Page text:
But here we come again face to face with the Agricultural Adjustment Act and the "quota" limitations of output provided for by it. By means of such quotas the opportunities of men to find employment in some lines of agriculture are reduced. And, obviously, the larger the number of lines of production from which workers are excluded, whether by minimum wage laws or by quotas or otherwise, and the fewer the lines of production into which they are permitted to go without restriction, the greater is the tendency to press wages down in the fields still remaining open!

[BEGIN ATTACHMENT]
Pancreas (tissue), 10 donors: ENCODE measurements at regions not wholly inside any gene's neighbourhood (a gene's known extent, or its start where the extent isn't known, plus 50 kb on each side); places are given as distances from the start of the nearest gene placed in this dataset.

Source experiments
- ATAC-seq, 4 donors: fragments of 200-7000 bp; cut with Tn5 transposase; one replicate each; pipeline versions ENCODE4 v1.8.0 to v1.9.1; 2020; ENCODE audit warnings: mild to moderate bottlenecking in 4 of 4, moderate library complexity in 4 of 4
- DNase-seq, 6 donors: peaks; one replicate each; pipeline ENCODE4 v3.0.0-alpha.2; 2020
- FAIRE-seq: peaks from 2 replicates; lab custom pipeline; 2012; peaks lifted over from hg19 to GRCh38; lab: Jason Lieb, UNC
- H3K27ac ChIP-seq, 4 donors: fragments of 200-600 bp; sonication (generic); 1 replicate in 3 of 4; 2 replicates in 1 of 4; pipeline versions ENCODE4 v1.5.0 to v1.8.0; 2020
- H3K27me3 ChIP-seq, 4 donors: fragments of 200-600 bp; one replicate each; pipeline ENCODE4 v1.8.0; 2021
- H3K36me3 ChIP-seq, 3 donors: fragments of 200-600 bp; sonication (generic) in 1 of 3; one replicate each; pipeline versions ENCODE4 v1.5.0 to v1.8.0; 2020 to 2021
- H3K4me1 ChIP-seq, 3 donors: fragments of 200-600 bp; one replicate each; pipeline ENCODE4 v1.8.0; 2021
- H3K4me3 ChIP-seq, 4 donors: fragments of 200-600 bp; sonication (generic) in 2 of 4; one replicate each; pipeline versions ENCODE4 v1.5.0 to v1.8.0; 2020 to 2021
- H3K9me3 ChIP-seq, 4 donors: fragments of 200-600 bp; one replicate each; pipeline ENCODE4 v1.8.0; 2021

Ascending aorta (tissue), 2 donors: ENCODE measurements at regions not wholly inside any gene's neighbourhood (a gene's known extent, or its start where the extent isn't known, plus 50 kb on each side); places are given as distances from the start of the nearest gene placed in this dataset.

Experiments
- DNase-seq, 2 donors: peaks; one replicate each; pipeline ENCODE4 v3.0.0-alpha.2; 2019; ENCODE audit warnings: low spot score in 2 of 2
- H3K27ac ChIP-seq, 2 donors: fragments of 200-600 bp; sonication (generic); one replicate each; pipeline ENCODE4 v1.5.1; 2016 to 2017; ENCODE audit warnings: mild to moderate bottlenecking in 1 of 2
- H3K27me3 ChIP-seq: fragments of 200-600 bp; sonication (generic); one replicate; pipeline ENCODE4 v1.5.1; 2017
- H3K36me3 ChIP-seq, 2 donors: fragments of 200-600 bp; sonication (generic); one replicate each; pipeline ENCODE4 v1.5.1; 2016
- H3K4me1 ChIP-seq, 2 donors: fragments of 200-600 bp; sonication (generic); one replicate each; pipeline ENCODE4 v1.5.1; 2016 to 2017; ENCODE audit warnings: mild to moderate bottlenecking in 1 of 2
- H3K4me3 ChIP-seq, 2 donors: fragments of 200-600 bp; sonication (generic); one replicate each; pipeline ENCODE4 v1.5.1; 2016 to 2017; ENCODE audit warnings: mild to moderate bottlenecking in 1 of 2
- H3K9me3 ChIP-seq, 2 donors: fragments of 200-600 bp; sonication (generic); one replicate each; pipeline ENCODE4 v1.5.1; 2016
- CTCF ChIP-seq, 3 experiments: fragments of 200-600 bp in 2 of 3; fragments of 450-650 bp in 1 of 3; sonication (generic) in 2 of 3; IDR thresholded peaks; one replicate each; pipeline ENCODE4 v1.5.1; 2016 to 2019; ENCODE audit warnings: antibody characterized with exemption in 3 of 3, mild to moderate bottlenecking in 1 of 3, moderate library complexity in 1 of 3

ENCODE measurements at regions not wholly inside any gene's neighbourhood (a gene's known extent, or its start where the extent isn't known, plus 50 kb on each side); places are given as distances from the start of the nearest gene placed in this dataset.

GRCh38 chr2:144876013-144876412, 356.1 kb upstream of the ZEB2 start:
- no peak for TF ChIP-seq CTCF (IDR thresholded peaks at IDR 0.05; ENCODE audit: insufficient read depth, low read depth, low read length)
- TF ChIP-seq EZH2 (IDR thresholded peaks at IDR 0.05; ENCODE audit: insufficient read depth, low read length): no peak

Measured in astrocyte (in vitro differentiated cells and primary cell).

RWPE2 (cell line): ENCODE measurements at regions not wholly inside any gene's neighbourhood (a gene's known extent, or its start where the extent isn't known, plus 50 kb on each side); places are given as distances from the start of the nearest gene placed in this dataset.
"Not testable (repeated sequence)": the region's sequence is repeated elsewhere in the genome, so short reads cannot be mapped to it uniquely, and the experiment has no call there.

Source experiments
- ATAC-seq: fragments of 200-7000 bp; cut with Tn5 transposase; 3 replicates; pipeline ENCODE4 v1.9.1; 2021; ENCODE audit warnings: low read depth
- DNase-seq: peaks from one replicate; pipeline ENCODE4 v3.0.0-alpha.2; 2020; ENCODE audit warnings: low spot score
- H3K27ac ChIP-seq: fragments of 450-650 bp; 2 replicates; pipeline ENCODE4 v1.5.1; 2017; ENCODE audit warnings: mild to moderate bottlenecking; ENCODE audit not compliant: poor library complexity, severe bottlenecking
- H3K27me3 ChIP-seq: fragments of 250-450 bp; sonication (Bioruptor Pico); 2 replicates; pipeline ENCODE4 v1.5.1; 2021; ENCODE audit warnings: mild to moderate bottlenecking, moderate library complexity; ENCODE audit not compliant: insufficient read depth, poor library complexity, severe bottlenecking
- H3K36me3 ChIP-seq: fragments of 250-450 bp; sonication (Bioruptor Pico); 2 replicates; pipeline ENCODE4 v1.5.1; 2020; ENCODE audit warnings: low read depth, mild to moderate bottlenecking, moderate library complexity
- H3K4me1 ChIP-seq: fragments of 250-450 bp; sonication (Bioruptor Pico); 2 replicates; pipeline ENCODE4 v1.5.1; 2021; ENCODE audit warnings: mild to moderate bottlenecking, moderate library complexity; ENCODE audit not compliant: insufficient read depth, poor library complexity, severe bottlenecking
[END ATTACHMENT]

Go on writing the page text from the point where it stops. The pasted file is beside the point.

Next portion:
Just as the quota system of the Agricultural Adjustment Act was euphemistically presented as "the democratic way," so has this fixing of wages been euphemistically described as putting "a floor under wages." But such a "floor"-if it does really and effectively require a wage level appreciably above the level of a free market-must either occasion large unemployment or, in case the wages fixed apply only to some lines of labor, must tend to crowd workers into other lines and so reduce wages in them. Limitation of the number of workers that can be employed in some lines must operate to the disadvantage of workers excluded and, in general, to workers in other lines, regardless whether the limitation is the policy of a monopolistically inclined union or is the policy of government acting under pressure from agriculturists, labor groups or just sympathetic "liberals."